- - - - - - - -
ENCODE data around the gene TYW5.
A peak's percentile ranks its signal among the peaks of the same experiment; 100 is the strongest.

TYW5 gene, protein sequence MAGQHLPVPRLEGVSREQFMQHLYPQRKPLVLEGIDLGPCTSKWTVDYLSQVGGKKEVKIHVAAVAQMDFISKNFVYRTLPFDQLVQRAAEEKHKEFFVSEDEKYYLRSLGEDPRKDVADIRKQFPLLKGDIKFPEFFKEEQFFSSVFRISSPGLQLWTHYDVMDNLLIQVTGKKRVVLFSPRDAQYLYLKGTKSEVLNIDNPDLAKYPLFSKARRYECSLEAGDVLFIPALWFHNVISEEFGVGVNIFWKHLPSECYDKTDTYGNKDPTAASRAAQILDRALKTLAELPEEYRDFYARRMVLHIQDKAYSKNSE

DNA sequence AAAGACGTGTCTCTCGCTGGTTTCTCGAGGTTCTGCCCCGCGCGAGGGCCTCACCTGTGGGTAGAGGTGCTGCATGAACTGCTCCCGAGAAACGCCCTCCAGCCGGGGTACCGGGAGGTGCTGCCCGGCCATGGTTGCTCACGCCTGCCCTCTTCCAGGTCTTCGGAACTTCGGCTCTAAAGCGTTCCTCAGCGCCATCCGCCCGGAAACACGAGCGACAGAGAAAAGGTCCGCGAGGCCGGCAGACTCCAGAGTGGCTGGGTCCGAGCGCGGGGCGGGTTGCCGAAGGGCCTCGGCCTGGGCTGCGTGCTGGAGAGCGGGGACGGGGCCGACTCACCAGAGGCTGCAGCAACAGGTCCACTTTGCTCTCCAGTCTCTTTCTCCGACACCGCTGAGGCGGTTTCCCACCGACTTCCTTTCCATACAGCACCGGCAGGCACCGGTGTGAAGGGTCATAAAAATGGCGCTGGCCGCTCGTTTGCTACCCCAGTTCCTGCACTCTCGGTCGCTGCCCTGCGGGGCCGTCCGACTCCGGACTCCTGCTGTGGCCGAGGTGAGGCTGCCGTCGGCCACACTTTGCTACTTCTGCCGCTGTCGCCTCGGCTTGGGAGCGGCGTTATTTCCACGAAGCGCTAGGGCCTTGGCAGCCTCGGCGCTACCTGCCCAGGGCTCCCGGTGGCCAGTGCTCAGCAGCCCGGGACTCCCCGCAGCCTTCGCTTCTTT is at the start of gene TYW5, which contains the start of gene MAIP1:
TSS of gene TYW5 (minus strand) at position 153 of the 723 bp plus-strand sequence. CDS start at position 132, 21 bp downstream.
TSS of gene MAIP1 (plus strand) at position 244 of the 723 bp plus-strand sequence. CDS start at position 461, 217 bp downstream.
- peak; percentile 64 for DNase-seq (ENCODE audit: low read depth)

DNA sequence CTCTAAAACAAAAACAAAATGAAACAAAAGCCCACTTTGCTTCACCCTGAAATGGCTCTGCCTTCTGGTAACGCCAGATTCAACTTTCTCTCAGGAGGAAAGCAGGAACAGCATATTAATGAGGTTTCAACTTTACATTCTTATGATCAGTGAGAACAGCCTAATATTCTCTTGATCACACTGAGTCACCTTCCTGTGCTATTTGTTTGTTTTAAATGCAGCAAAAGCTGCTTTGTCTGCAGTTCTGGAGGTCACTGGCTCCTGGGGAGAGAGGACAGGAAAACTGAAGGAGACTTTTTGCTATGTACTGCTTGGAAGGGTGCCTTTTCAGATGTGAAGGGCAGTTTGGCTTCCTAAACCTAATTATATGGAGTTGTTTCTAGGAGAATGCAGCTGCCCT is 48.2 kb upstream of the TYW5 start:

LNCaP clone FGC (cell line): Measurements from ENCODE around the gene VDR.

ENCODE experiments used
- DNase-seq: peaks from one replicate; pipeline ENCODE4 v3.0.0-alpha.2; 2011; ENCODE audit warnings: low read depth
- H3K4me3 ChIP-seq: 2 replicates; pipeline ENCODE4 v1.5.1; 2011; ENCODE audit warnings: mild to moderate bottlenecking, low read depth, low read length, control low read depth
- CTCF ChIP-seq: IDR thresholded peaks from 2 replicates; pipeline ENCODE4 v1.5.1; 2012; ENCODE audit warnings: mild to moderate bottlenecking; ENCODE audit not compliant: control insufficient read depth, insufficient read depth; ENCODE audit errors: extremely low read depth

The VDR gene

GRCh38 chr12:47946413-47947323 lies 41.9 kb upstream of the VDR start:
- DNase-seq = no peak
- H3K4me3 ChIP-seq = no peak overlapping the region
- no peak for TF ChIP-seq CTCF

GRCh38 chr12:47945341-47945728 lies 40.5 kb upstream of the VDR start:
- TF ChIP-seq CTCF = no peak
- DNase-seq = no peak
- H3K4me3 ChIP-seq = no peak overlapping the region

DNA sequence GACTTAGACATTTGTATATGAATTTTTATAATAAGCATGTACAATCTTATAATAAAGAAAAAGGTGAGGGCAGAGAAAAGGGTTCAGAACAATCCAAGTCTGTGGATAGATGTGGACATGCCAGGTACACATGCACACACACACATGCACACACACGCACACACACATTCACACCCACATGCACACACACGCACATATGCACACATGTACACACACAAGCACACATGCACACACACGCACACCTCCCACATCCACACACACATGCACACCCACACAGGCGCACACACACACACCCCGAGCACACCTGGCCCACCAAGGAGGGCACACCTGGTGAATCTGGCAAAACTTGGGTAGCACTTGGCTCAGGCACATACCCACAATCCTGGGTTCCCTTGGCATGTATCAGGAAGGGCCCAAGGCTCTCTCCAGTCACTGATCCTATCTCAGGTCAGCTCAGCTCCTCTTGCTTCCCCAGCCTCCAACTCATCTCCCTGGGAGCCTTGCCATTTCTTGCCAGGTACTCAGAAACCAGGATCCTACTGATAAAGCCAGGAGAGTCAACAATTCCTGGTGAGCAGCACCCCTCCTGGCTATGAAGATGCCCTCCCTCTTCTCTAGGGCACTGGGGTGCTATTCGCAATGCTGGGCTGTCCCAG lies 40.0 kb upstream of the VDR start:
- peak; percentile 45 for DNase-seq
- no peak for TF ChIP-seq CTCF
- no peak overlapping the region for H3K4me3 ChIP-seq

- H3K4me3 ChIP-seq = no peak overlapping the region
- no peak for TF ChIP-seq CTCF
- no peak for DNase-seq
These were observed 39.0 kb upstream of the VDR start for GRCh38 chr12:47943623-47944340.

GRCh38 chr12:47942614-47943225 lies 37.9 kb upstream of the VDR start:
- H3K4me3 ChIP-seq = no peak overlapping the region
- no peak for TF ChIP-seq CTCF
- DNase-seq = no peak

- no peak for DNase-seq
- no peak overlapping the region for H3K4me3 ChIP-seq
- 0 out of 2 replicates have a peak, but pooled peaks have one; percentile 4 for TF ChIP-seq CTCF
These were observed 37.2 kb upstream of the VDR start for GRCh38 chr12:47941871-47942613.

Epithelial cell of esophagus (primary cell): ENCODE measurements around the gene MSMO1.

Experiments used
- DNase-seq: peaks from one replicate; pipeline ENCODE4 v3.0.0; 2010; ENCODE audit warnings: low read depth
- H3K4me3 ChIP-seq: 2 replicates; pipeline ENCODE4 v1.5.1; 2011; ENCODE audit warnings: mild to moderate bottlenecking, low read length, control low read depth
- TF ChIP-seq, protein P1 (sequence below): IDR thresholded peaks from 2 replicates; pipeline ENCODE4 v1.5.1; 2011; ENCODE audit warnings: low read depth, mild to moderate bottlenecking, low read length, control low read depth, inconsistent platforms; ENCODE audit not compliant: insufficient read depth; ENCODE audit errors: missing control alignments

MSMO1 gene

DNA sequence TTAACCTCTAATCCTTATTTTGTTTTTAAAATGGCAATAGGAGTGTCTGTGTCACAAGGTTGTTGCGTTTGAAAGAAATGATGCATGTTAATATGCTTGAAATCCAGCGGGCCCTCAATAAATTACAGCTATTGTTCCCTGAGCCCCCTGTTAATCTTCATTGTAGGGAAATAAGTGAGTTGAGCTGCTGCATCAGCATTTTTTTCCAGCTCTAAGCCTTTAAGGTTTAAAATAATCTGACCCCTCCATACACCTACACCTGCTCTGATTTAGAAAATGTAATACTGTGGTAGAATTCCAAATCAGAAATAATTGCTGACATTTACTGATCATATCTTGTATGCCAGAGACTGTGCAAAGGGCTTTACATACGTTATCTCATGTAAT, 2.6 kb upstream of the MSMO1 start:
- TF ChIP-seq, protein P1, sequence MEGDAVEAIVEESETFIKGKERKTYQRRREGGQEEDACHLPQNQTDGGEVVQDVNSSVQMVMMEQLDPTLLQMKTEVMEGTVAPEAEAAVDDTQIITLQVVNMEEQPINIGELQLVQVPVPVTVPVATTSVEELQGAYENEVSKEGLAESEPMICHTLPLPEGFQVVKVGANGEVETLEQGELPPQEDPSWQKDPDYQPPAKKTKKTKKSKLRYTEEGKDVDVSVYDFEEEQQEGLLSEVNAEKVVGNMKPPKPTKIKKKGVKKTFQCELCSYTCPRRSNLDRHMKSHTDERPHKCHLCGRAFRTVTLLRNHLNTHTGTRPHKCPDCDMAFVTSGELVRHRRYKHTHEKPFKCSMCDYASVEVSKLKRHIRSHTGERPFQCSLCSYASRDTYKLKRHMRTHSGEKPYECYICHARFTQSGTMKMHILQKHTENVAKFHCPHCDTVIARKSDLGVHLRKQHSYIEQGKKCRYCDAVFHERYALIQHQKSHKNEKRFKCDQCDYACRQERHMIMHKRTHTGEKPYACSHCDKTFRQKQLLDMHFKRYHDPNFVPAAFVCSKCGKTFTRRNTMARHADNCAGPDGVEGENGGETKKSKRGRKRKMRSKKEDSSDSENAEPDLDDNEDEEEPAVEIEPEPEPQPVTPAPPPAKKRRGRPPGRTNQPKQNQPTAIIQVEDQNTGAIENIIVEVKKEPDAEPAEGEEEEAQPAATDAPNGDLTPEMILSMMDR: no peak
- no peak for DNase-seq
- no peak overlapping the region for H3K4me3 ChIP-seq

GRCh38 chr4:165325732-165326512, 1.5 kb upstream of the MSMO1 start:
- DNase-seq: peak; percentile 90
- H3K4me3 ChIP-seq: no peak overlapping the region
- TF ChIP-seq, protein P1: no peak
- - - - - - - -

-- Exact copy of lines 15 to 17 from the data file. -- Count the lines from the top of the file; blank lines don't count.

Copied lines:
GRCh38 chr12:47946413-47947323 lies 41.9 kb upstream of the VDR start:
- DNase-seq = no peak
- H3K4me3 ChIP-seq = no peak overlapping the region